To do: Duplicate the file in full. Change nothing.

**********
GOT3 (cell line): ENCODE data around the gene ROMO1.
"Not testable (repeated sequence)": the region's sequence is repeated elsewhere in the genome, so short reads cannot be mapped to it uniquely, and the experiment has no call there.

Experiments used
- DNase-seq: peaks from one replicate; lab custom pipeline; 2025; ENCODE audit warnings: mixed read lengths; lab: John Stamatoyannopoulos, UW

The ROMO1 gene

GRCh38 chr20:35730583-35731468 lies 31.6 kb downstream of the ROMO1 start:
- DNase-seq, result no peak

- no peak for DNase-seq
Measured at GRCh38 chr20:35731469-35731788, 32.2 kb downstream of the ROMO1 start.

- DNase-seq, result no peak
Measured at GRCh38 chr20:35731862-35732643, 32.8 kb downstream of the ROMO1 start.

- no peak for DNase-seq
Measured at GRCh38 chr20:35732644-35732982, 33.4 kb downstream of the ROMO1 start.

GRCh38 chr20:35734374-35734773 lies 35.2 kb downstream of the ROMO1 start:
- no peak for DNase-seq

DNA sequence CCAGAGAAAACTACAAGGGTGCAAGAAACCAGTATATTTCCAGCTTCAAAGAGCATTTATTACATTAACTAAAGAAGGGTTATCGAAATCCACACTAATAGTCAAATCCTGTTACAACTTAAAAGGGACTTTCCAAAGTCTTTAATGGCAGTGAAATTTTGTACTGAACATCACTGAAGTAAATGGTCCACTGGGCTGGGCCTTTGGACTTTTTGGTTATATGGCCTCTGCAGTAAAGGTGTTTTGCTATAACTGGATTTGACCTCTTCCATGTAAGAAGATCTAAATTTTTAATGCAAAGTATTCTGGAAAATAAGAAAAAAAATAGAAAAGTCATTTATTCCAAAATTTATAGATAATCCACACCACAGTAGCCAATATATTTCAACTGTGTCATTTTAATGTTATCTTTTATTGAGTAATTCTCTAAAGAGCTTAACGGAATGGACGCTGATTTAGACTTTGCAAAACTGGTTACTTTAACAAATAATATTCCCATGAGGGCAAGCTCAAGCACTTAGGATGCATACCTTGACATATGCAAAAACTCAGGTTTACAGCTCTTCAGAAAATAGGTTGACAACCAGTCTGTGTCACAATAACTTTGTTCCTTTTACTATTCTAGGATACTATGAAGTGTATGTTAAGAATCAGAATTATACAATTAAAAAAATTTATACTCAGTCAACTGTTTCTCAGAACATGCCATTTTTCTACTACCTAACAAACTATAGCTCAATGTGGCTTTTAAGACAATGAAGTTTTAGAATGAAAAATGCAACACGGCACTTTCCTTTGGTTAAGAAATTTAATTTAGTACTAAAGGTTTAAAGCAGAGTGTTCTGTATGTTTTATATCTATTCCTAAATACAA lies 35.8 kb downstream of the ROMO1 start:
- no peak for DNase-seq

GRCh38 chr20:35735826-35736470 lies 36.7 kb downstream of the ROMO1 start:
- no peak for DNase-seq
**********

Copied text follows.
GOT3 (cell line): ENCODE data around the gene ROMO1.
"Not testable (repeated sequence)": the region's sequence is repeated elsewhere in the genome, so short reads cannot be mapped to it uniquely, and the experiment has no call there.

Experiments used
- DNase-seq: peaks from one replicate; lab custom pipeline; 2025; ENCODE audit warnings: mixed read lengths; lab: John Stamatoyannopoulos, UW

The ROMO1 gene

GRCh38 chr20:35730583-35731468 lies 31.6 kb downstream of the ROMO1 start:
- DNase-seq, result no peak

- no peak for DNase-seq
Measured at GRCh38 chr20:35731469-35731788, 32.2 kb downstream of the ROMO1 start.

- DNase-seq, result no peak
Measured at GRCh38 chr20:35731862-35732643, 32.8 kb downstream of the ROMO1 start.

- no peak for DNase-seq
Measured at GRCh38 chr20:35732644-35732982, 33.4 kb downstream of the ROMO1 start.

GRCh38 chr20:35734374-35734773 lies 35.2 kb downstream of the ROMO1 start:
- no peak for DNase-seq

DNA sequence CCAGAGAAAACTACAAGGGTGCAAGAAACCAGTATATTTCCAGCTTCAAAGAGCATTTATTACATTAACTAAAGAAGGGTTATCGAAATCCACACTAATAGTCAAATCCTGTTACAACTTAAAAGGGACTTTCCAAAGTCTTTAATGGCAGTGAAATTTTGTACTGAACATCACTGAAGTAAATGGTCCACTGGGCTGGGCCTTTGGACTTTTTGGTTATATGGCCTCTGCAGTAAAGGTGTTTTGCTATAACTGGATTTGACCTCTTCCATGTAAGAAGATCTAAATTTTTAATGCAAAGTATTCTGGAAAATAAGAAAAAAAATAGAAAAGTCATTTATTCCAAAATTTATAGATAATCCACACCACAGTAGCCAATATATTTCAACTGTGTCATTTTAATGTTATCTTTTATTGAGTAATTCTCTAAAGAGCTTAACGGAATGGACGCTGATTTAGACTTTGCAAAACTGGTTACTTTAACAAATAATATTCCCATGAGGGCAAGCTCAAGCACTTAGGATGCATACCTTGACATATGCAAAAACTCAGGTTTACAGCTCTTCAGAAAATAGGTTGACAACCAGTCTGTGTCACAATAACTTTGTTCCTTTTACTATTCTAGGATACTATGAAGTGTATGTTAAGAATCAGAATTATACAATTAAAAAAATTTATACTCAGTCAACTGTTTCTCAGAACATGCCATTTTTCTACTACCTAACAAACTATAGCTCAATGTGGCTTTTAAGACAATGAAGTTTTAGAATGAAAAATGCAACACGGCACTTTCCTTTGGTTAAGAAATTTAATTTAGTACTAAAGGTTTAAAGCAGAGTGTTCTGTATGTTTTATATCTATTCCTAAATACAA lies 35.8 kb downstream of the ROMO1 start:
- no peak for DNase-seq

GRCh38 chr20:35735826-35736470 lies 36.7 kb downstream of the ROMO1 start:
- no peak for DNase-seq